Treating the boat so constructed purely as a displacement vessel, the form would not appear by any means ideal, one’s first impression being that considerable eddying might be set up between the two sections. Further, when one comes to consider the waterline plan, and the other sections parallel thereto, one grows very dubious as to the performance at high speeds.

Fig. 4 indicates the approximate waterline plan of the square stern variety, but it must be borne in mind that the sides are inclined outwards and upwards at small angles to the water surface, so that the streamline displacement is by no means as abrupt as would appear from this figure. In fact, considered alone, the after section offers a very good form, owing to the small angles of incidence and smooth contours.

One’s doubts remain, however, centered on the forward body, as its fairly deeply immersed and wedgelike form certainly appears likely to set up diverging waves, While the down pull due to the upward sweep of the back of this section, although making for excellent steadiness and controllability, may result in considerable loss of power. It is possible that much of

this power may be recovered in the form of lift on the afterbody, though the changes of direction of the slipstreams are certain to involve a certain amount of waste of energy.

Calculation is difficult where inclined curved surfaces are concerned, but it is fairly evident that • all the “paths of minimum curvature” backward from the cutwater, end in an inward and upward curve too sharp for eddyless motion at 30m.p.h. for instance. Only experiment can show the extent and relative importance of these possible causes of power loss, and to judge from the flexibility of the design, such experiment should not prove either difficult or costly to carry out.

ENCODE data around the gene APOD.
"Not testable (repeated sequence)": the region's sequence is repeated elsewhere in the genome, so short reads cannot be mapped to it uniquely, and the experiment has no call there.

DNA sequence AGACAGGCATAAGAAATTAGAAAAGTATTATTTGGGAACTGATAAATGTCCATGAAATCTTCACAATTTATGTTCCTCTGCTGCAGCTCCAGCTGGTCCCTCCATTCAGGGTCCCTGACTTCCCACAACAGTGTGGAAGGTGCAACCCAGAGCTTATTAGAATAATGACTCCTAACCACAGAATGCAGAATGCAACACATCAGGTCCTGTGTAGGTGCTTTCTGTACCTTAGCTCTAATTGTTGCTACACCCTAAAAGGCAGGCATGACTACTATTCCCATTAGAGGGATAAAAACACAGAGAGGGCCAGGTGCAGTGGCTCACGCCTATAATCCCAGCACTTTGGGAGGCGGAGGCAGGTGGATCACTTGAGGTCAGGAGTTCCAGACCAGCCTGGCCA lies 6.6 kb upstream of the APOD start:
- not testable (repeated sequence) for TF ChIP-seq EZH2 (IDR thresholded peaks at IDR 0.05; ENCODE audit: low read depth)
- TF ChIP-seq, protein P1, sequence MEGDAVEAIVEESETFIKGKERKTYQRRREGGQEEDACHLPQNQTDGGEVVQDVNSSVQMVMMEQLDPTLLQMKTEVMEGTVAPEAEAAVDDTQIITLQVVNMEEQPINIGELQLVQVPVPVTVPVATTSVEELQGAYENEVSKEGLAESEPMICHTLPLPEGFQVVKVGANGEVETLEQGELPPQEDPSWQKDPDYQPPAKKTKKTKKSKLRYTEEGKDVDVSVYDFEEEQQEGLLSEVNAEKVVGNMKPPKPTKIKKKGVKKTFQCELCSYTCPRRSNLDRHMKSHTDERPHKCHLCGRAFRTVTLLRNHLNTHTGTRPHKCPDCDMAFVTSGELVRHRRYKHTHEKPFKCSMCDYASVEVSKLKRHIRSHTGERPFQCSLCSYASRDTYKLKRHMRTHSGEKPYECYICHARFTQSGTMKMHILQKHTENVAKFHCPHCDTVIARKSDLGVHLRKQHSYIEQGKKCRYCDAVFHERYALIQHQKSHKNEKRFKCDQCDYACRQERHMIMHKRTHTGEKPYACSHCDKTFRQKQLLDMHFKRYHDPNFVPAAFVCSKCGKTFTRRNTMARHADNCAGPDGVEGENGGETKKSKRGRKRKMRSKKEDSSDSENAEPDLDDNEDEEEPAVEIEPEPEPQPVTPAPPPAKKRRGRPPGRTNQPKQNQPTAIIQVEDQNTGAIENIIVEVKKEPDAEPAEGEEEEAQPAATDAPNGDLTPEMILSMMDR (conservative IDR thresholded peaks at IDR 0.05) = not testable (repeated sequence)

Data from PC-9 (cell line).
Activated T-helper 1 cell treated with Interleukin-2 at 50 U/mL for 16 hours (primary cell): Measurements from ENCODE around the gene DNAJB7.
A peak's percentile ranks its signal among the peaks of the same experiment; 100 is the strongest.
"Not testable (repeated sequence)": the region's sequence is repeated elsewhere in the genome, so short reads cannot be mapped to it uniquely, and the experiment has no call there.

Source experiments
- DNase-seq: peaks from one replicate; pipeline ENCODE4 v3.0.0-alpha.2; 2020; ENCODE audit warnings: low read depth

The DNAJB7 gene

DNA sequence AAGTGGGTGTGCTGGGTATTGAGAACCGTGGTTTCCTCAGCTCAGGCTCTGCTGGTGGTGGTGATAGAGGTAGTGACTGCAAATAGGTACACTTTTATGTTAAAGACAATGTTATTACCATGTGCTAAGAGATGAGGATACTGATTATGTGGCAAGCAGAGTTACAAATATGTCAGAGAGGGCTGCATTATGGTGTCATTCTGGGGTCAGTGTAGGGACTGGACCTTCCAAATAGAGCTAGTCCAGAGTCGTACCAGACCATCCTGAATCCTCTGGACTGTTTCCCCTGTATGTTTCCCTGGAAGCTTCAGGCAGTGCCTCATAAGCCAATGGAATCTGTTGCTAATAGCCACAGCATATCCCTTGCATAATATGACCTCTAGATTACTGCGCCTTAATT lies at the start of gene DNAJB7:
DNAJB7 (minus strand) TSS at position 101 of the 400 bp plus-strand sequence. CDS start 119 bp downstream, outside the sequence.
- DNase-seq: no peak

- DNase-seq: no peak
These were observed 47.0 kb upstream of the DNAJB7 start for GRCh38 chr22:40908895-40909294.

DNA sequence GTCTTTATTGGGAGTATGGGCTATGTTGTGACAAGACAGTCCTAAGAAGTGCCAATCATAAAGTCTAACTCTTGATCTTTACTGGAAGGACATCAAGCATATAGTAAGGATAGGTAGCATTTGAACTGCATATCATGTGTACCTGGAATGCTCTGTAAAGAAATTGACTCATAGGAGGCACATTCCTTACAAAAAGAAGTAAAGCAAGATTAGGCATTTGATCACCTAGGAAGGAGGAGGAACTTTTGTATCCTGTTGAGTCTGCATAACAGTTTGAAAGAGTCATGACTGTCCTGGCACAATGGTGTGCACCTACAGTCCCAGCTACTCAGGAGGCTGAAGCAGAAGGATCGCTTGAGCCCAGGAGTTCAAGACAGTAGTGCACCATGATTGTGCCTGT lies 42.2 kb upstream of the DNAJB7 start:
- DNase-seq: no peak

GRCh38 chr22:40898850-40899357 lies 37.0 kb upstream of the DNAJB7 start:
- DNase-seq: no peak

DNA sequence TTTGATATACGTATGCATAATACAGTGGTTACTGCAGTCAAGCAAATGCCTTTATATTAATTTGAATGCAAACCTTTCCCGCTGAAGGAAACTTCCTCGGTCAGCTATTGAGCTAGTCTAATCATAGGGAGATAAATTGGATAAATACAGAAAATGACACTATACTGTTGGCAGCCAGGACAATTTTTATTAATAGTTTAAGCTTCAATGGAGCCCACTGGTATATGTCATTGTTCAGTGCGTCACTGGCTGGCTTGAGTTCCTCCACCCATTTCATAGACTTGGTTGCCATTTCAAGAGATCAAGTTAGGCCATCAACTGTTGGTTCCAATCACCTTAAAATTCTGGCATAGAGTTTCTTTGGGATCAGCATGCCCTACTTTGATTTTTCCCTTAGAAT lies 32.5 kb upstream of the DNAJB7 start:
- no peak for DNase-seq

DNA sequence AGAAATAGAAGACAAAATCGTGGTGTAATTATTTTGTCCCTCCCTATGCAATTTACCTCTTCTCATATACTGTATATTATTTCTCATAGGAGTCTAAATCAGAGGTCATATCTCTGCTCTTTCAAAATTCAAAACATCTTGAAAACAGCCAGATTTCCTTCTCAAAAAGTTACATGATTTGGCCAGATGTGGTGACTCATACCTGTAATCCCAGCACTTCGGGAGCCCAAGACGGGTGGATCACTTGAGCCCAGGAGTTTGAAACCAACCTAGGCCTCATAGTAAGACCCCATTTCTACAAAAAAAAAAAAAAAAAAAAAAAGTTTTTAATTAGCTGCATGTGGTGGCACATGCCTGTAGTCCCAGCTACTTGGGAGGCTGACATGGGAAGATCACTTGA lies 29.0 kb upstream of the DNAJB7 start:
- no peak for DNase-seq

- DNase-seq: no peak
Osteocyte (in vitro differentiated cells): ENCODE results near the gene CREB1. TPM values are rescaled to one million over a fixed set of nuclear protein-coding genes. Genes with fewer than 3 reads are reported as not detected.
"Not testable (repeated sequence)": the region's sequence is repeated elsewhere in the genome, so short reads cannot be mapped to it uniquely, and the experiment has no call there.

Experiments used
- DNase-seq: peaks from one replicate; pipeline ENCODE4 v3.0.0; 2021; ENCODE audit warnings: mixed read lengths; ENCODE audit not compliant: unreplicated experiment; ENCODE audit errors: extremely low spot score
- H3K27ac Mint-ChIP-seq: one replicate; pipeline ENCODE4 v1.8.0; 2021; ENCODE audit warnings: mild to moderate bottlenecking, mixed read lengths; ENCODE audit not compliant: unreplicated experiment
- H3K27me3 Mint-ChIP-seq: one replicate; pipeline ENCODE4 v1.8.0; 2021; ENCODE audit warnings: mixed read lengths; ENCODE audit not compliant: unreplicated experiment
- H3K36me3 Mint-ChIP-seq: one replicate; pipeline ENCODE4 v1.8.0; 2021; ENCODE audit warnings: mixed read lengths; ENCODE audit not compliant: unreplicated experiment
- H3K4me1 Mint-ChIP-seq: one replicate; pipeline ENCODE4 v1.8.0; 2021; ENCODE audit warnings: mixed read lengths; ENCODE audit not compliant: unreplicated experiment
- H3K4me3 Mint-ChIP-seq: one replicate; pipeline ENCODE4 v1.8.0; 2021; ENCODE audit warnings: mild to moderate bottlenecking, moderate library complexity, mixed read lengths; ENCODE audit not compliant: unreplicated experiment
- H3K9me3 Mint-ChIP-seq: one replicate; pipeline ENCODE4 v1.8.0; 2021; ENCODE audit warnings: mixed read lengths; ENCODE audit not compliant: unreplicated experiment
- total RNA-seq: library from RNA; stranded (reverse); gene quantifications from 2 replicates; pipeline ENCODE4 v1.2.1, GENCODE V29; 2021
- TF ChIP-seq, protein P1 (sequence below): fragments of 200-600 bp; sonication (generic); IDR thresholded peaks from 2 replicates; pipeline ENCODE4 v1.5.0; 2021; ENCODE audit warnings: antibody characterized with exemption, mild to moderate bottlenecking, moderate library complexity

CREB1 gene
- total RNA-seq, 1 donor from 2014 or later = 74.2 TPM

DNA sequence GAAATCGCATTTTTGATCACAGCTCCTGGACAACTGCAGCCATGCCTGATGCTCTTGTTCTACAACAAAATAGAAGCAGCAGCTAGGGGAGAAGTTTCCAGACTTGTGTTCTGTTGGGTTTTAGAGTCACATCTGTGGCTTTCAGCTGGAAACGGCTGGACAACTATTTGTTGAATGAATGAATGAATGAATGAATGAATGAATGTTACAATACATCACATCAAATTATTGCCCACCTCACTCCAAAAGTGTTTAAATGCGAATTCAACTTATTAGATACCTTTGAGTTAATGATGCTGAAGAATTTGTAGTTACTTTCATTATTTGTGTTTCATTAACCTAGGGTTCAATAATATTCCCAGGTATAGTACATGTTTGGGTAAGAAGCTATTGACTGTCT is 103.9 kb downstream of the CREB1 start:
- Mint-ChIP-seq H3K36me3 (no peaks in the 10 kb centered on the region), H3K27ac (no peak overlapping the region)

For the rest, steering should be good, probably better than in ordinary skimmer hulls as the semi-displacement type is much less prone to skidding and the deep cutwater would maintain a steady course. Fairing of the upper part of the boat, in addition to being easily carried out, should give a good shape so far as air resistance is concerned, particularly if it is taken into consideration when the metal hull is being constructed.

In this connection it has also been suggested that such hulls would be very suitable for seaplane floats, and flying boats, both on the score of rigidity and lightness and good aerodynamic characteristics.

However, the very feature which renders them stable on water, namely the down pull of the forward body might seriously impede rising off the water, and the lack of lift of the forward part would tend to “trip up” the aircraft when descending steeply onto the water.

It is reasonable to suppose that some modification of this design incorporating an outward flare of the bows might rectify this objection.

It is understood that hulls of this type are shortly to be produced on. a commercial scale, in sizes up to some 12 or 14 feet in. length, suitable for carrying outboard engines, and one looks forward to seeing the early practical application of this very interesting and original type of boat. (The designer and patentee is Mr. W. Villa Gilbert, c/o Institute of Patentees, Victoria Street.)

R. R.. POOL, B.Sc.